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idc's picture
Last seen: 1 year 11 months ago
Joined: 02/01/2008 - 15:36
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Musical Fidelity X-CAN V8P

So, after the problems with my X-CANV2, my new V8P arrived a couple of days ago courtesy of Musical Fidelity. It looks better in the flesh than in the pictures. The huge volume knob is a darker silver with a bright polished rim. The casing is black with heat sinks, so it does look like a square version of the first two X-CANs. Build quality is excellent. The headphones click into the sockets, the phono plugs slide firmly into place, the LED shines a very bright blue.

The amp can be used as a preamp, hence V8P and there is one line in, one line out and a pre-out. But nowhere on the casing does it mention the Burr-Brown DAC lurking inside. Only a type B USB port on the back shows this functionality. This seems odd as so many people are using PCs as their main source now. The internal DAC does not stop an external DAC being connected via the line in. There is a tiny switch on the front panel to switch between USB and line. The amp uses a generic driver to install itself on a PC or Mac. It took about 10 seconds to do this on my lPC with Windows XP. The only issue is volume control. With my ipod connected to the line in the volume is at about 9-10 o'clock. With the USB I have found that to keep the amp at the same level I have to maximise the PC's volume. I tried the amp with its volume at 3 o'clock (maximum is 5, minimum is 7), but you can hear hiss, so I went back to using the PC's volume.

Once warmed up I dug out my tester tracks using my ipod. New Order 'Regret' rocked along, Peter Hook's bass clear as a bell, but not hugely deep. The tissing cymbols that sound like tambourines were still there. But the midrange was very full and detailed. Next was Massive Attack's 'Angel'. The opening bass and deep clicks distorted. But I have only heard one set up that does not distort, the Bose Sounddock of all things. Again the bass was clear, but not deep. What was very cleear was the level of detail coming through. As the track starts various metallic bowed sounds create a background soundscape. At 41/42 seconds into the track there is a similar sound that briefly appears. It was very clear. The only time I have heard it as clearly as that was on £15,000 worth of Naim. Next was Pink Floyd 'Summer 68'. From the start the stereo effects were amazing. I realised I was hearing music in the headphones rather than in my head. The track had a brightness and musicality that I have not heard elsewhere. Then Ash 'Oh Yeah', a dreadfull mess of a recording, which is still a mess here, but it was more pleasing to the ear mess than before! Last was Gomez 'Whippin' Picadilly'. Now the stereo effects and soundstage really opened up. At one point the sound was going round the outside of my head.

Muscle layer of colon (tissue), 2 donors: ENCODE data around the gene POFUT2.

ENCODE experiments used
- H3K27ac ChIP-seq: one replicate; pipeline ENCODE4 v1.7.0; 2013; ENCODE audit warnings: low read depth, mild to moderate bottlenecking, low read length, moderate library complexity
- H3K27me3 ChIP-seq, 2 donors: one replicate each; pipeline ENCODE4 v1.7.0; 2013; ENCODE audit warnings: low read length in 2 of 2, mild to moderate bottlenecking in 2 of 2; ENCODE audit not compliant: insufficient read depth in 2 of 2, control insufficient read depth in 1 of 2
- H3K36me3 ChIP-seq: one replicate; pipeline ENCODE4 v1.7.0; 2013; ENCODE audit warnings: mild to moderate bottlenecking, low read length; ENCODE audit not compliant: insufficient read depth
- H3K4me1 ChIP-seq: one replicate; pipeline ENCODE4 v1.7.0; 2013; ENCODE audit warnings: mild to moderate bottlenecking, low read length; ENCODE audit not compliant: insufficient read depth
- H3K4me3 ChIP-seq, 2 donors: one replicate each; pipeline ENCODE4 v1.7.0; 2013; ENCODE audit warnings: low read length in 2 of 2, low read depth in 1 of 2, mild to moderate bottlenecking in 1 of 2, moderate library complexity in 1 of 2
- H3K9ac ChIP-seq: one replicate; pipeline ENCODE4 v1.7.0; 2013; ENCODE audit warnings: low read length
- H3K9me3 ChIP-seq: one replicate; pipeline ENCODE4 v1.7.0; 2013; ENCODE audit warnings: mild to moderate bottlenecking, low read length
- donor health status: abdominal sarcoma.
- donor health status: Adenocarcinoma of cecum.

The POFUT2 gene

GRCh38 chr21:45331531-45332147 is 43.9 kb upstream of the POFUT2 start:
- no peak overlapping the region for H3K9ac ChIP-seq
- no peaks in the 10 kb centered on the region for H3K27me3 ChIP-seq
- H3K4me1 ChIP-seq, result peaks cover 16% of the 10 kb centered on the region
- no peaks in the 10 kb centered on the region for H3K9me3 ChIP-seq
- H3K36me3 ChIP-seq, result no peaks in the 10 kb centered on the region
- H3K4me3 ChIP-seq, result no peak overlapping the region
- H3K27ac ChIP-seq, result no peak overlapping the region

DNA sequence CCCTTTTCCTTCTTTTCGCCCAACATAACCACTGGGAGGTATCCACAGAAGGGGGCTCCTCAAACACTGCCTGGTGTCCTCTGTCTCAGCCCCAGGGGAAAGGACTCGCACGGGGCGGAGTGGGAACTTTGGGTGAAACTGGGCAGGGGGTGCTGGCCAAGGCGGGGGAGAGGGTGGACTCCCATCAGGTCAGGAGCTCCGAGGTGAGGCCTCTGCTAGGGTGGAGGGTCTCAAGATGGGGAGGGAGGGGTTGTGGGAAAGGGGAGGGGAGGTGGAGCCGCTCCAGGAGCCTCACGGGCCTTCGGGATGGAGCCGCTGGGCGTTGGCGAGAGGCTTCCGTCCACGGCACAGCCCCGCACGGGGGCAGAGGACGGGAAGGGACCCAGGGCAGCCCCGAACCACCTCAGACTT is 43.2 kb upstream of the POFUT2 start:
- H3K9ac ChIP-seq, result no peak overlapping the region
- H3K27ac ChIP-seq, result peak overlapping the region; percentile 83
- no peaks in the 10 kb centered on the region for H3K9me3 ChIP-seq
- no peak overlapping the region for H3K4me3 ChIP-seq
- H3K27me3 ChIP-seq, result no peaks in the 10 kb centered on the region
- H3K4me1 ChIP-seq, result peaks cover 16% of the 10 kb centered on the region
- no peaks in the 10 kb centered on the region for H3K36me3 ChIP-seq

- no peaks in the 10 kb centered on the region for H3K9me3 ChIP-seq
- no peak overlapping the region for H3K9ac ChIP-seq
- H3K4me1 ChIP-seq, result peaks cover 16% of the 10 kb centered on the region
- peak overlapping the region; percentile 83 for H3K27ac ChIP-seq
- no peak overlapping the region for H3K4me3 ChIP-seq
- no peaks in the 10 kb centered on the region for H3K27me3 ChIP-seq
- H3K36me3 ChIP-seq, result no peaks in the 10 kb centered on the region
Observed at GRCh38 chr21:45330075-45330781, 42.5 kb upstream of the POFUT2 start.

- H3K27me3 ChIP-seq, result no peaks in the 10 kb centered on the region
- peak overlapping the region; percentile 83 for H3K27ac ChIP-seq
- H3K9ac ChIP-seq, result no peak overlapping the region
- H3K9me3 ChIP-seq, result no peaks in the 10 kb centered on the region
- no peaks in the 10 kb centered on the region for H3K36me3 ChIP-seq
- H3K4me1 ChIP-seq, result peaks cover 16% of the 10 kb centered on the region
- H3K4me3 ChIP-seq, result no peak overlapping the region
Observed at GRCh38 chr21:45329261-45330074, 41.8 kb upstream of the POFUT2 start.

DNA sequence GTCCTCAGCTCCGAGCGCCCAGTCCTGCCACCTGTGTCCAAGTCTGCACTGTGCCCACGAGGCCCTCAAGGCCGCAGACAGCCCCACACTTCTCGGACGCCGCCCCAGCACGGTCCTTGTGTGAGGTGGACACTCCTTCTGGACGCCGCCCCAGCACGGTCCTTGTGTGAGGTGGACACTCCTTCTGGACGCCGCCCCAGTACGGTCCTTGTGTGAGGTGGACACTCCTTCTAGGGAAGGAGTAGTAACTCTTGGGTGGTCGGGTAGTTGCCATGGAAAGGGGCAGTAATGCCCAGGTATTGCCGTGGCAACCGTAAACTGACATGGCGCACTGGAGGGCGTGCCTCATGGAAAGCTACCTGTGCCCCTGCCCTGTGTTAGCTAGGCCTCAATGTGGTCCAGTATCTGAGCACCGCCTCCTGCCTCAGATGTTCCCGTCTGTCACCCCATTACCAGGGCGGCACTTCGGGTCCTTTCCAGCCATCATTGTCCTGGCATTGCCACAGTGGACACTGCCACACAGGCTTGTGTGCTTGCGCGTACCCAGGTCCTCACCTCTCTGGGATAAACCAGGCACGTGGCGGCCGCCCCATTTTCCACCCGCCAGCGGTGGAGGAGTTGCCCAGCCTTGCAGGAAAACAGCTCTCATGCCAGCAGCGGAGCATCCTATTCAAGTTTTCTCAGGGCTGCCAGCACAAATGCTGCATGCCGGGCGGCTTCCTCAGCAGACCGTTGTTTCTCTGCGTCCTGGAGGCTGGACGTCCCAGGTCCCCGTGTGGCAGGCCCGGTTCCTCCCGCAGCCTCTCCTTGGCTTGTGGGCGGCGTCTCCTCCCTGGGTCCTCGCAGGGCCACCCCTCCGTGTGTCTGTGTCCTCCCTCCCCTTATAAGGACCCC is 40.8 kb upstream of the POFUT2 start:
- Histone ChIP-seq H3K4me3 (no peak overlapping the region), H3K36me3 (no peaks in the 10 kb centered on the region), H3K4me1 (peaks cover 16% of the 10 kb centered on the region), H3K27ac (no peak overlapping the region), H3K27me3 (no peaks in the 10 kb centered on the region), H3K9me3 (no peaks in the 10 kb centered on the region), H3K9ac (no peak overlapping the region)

I then repeated the tracks using Spotify through the DAC (except Pink Floyd, not available). Everything was again clear, detailed with a full midrange and a well rounded but light bass. This was the main difference between the line in and DAC, the lack of bass. The noise on the track 'Angel' was audible, but only just. The high hat cymbols on 'Regret' sounded very much like a tambourine. But of course I am using Spotify. The hard drive with itunes on it is noisy and upstairs, but that will eventually be integrated into the set up. So there is an obvious room for improvement and at the moment Spotify will more than do. (I am listening to Brian Eno's 'Nerve Net' as I type this and the level of detail and atmosphere is brilliant.)

The improvements over the X-CAN V2 are, a wider sound stage, better stereo imaging, more midrange detail and regarding the bass and treble, well I quote Antony Michaelson 'Because the V8P has no effective voltage or current limit it will never clip into any headphone and always remain completely linier. This has a counter intuitive effect of possibly making it sound less "exciting" or "rhythmic". Its just that unlike any other headphone amp it doesn’t limit.' Unlike any other system I have had, I am listening to the music, even when I am listening to the system. The reproduction of the music is the priority. Hence I have talked as much about the recording of my tester tracks as the amp itself. I would happily recommend this amp to anyone. Its RRP is £400, but I have seen it online for £350.